It does baffle me that Rex enters ANGSTY immediately. The word looks recently made up, specifically, made up by young people who lack a great command of the language.

Missteps: I tried "PRimpS" before PREENS and "SLUshEE" before SLURPEE.

Puzzle didn't look outrageously heavy on people's names, although the names didn't play to my strengths. I knew at least it's CATE with a C. But STEVE KERR had to be inferred from crosses. NEMO I've mentioned. I didn't know NELLIE Bly. I liked the (Billie) Holiday clue.

I'm inclined to dispute anyone saying they have much feel for "absolute" toughness. Though here I might agree that the weekend puzzles are getting easier. I can't absolutely tell, because maybe it's partly that I'm getting better (I've been consistently doing the puzzle for over 400 days now, and can track my progress, although I'm still pretty far away from Rex's level).

As a general rule, teachers shouldn't say that something is "easy". I know they may sometimes mean to be encouraging that way, but the predictable effect is that's it's going to make some people feel stupid if teach says it's easy and they still don't get it. (Also, avoid saying something is hard if the likely effect is to stress students out.) It's better to encourage students by saying the material is well within their grasp if they work at it. Anyway, my point is that people can easily disregard Rex when he says a puzzle is easy by saying, "all he means is that he found the puzzle easy; it's subjective". But if Rex posits himself as an arbiter of "absolute" easiness or toughness, then it could get bothersome.

Unknown 8:33 AM  

Rex: "So I think I'm just picking up on a broad recent phenomenon, which is that the "difficult" puzzles (Th-Sun, but esp F & Sat) have been made easier in recent years."

I started going through the archives last Spring as a way of getting through the pandemic. It was immediately obvious that puzzles of 10 years ago are far more difficult. A Wednesday of 2010 equates to a present-day Friday.

Not sure how this escaped Rex.

None of the regular commentators from that era seem to be still be around, except maybe the guy who recently reappeared who compares his solving time to his median average; I think he was a daily poster back then? I also liked the implicit "3 comment" rule that was honored back then . . . but then what would Z have done? (P.S. Dear Z, I thought your comments on MANSPLAINing were hilarious, on so many levels! Thanks for the laugh!)

Z 8:42 AM  

Hand up for BIZzaRO WORLD.

Phoebe BRIDGERS smashed her guitar on SNL and a whole bunch of (mostly middle aged white) guys got all ANGSTY about it which resulted in a bunch of younger people to get very Get Off Of My Lawn about the middle aged dudes. BIZARRO WORLD indeed. And then David Crosby got dragged into the middle of it.

Anyone else pause at singular RITE for the Hajj? Since it is one of the Five Pillars of Islam I can’t really say it is wrong, but I don’t think of a pilgrimage as a RITE. Add to that feeling the simple fact that the Hajj involves several RITEs along the way and the answer got a slightly arched eyebrow here.

Have NYTX late week gotten easier? What does that even mean? With all due respect to Rex, I trust his difficulty ratings based on times much more than whatever sense he gets from solving. Is Lincoln at the BARDO an easy or hard clue? If 20-40% of clues are culture references (and they are) then isn’t that just a matter of what people’s cultural experiences are and nothing absolute about the puzzles’ difficulty? So that leaves the rest of the cluing and answers. Going with chocolate and caramel for the HUEs seems like a fairly typical late week misdirection. OTOH, today, in particular, I can see where clues were made easier (39D could be just the first word, 53A just the last two), but is that a systematic thing? If we had a large sample of times taken over time we could make some sort of systemic assessment if the puzzles are generally easier. Without that I don’t know how anyone can say anything more authoritative than, “ puzzles seem easier to me.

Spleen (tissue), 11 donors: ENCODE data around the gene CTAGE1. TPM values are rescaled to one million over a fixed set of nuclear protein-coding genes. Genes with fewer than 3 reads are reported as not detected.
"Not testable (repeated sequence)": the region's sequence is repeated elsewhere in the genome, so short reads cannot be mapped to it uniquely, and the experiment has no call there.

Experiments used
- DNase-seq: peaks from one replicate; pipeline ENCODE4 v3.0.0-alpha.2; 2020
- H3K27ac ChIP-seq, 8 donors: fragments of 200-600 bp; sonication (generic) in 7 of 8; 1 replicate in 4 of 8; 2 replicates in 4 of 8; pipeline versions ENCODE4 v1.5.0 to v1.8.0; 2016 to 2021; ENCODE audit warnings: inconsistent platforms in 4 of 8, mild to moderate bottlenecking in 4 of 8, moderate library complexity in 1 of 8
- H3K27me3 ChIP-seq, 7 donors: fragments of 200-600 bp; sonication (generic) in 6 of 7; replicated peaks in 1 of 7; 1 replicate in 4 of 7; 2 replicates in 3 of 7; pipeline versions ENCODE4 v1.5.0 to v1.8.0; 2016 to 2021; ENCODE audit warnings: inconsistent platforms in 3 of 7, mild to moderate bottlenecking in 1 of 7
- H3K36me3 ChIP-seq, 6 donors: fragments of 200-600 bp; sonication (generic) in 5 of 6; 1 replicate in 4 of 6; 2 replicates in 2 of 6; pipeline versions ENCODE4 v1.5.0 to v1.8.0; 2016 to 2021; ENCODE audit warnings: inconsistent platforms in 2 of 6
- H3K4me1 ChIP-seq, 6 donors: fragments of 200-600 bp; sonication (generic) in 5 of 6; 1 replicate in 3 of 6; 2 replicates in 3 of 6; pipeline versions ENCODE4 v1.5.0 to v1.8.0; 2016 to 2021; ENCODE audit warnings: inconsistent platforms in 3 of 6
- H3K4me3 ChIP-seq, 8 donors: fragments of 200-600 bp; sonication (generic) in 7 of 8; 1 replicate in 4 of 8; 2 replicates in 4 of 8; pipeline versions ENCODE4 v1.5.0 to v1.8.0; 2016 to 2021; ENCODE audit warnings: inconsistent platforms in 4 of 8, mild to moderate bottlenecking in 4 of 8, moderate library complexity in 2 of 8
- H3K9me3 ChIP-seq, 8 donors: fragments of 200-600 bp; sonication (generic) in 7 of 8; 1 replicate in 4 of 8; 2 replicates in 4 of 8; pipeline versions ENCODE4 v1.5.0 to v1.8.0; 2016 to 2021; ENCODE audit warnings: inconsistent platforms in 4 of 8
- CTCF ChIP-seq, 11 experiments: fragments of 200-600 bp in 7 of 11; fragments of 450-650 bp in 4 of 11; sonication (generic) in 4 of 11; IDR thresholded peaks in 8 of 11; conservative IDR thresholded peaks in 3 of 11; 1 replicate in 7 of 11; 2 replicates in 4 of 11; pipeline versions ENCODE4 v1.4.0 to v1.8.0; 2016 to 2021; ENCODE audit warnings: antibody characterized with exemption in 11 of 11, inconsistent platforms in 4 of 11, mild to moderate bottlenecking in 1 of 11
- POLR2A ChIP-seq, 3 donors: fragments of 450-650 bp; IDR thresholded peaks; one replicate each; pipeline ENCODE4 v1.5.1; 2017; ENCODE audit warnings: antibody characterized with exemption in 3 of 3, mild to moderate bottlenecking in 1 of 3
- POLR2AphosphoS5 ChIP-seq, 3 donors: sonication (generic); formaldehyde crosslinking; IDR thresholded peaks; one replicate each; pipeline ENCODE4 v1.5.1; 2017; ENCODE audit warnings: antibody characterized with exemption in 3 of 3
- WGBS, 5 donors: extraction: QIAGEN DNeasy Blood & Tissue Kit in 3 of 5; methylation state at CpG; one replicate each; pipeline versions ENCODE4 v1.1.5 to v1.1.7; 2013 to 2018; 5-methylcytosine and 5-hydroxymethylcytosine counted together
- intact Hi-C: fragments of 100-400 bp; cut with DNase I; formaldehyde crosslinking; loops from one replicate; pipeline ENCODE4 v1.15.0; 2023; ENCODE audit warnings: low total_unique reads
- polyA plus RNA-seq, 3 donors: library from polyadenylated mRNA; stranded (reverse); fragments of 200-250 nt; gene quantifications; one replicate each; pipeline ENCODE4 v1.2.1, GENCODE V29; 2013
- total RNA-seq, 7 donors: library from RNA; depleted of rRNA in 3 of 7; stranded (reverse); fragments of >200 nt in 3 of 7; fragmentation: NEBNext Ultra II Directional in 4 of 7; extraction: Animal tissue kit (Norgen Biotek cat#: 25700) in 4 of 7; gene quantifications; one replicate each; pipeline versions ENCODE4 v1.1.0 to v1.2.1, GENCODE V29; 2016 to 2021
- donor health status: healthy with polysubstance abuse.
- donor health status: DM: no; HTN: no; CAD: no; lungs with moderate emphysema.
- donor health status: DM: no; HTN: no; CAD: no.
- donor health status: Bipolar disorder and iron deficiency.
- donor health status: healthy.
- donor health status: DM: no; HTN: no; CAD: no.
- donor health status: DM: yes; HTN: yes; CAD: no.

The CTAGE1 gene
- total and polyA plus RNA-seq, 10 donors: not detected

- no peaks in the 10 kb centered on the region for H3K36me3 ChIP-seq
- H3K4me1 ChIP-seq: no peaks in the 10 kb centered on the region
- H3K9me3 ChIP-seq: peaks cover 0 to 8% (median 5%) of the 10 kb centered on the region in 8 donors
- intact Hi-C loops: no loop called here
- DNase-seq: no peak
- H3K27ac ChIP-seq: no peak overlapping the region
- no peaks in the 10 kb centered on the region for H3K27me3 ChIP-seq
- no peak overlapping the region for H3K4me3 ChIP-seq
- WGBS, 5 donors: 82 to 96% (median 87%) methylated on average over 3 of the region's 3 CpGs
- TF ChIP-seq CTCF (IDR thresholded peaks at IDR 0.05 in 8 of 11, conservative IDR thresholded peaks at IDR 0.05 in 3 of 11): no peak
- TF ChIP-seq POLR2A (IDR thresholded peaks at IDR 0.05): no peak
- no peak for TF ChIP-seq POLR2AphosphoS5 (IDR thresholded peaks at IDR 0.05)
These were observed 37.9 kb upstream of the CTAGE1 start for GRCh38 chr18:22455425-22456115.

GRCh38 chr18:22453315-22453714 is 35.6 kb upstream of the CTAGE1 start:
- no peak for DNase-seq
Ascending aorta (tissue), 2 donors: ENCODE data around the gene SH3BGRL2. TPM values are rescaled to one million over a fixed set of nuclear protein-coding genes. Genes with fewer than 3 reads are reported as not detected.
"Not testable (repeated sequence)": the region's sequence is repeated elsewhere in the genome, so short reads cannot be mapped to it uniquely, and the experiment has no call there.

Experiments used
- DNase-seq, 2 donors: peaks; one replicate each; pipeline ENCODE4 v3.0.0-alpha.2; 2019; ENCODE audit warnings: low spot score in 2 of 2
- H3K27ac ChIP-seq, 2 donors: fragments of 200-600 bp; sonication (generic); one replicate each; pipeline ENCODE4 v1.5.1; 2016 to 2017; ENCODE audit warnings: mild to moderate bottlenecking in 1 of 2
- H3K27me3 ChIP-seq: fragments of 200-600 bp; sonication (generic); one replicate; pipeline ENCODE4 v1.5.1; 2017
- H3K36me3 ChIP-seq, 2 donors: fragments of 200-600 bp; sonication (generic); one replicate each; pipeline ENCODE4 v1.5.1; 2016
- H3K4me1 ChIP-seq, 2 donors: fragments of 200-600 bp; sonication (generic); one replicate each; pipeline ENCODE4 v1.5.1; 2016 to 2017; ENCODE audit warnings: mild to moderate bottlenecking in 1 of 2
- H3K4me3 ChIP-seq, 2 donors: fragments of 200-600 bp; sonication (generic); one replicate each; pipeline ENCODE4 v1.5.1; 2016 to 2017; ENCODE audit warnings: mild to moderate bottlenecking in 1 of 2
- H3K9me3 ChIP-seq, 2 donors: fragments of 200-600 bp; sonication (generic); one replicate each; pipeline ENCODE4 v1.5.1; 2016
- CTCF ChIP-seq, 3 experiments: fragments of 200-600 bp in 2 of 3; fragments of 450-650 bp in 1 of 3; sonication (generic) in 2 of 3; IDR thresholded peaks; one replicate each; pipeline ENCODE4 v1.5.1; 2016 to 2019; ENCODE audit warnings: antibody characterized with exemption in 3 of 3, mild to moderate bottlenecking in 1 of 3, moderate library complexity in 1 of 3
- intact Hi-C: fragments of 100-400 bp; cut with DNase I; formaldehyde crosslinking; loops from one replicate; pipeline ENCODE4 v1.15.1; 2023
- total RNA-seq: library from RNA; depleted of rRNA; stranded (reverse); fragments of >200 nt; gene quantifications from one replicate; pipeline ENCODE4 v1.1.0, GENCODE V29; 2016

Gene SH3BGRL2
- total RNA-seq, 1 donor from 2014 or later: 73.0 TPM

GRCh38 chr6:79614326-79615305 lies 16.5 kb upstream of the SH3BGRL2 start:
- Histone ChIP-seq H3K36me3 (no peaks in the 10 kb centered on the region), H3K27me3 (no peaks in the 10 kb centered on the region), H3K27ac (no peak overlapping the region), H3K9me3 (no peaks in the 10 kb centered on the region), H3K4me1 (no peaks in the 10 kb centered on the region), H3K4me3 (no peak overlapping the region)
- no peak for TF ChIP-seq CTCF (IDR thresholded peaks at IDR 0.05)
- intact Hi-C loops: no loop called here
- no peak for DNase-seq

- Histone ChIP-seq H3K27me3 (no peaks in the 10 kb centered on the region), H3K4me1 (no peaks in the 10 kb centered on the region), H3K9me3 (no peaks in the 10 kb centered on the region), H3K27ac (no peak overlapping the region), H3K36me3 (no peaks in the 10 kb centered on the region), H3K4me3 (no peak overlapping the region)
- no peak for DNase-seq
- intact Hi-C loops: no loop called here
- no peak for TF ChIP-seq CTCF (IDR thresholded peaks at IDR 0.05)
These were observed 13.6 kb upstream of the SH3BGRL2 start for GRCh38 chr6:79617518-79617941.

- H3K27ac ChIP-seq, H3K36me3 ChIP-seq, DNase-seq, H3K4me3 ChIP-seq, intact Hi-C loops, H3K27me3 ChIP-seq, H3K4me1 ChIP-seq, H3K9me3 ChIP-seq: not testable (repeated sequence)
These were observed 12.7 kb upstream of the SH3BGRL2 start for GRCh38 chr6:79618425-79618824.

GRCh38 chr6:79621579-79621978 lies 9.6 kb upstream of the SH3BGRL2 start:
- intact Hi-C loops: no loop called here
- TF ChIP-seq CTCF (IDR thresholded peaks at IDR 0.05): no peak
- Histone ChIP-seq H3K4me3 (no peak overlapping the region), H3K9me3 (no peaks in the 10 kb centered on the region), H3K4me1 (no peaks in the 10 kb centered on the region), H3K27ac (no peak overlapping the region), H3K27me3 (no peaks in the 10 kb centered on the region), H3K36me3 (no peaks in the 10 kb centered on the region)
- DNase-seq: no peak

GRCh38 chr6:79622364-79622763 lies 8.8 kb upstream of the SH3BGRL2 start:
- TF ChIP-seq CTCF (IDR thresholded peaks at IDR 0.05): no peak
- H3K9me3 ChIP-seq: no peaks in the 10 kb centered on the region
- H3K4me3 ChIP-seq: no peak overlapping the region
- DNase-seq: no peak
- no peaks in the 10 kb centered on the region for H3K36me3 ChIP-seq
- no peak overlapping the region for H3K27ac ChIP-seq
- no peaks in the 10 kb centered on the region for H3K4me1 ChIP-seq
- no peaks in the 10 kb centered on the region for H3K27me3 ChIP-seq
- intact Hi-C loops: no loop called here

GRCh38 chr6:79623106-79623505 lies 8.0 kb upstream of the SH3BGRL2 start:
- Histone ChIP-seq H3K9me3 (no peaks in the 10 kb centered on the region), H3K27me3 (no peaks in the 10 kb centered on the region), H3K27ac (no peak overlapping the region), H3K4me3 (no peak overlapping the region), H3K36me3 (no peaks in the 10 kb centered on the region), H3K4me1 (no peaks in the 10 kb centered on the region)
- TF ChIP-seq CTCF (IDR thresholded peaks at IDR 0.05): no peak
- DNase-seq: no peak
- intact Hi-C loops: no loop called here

ChuckD 8:51 AM  

I liked this puzzle - although I wouldn’t put it in the easy category as Rex did. It gave just enough pushback for a Saturday. I’ll admit I used to read all those DC comics so BIZARRO WORLD was a fill in - NERD PROM is an apt neighbor. The Billie Holiday clue was fantastic and liked RUMINATE and REPROACHES. Little side eye to the ARD repeat of LARDED on top of ARDOR.

Not sure whether it was intentional but I got a kick out of the numerous repeated letter words here - SNEER, SLURPEE, PREENS, GOBBLE, NELLIE, PEER PRESSURE etc.

BARDO is a wonderful story. I would recommend all of Saunders’ work especially Sea Oak from Pastoralia. There’s a sentimental quirkiness to his writing that is comforting.

Really nice solve today - I’ll take them like this every week.

feinstee 8:53 AM  

Slushee at 36D had me spinning for a bit

pabloinnh 8:57 AM  

I read the clue for 1A and thought "oh please please don't be ANGSTY" and I went elsewhere on general principle, but of course eventually I had to return and it was still there. Finished the puzzle, but I'm lodging a protest anyway.

When I was in seventh grade we had spelling bees with teams lined up on opposite sides of the classroom and when you missed a word you had to sit down. (Spoiler alert, I almost always won these things.) One day our teacher ran out of words and started looking through a science book that was sitting around and came up with PENUMBRA, which he asked me, but I heard as "penumgra" and spelled it thusly. Nice man that he was (also my baseball coach), he deduced instantly that I hadn't heard him correctly, and gave me another chance, and I got it right, and left the room on the shoulders of my teammates accompanied by loud huzzahs. In short, PENUMBRA was a gimme and a happy memory.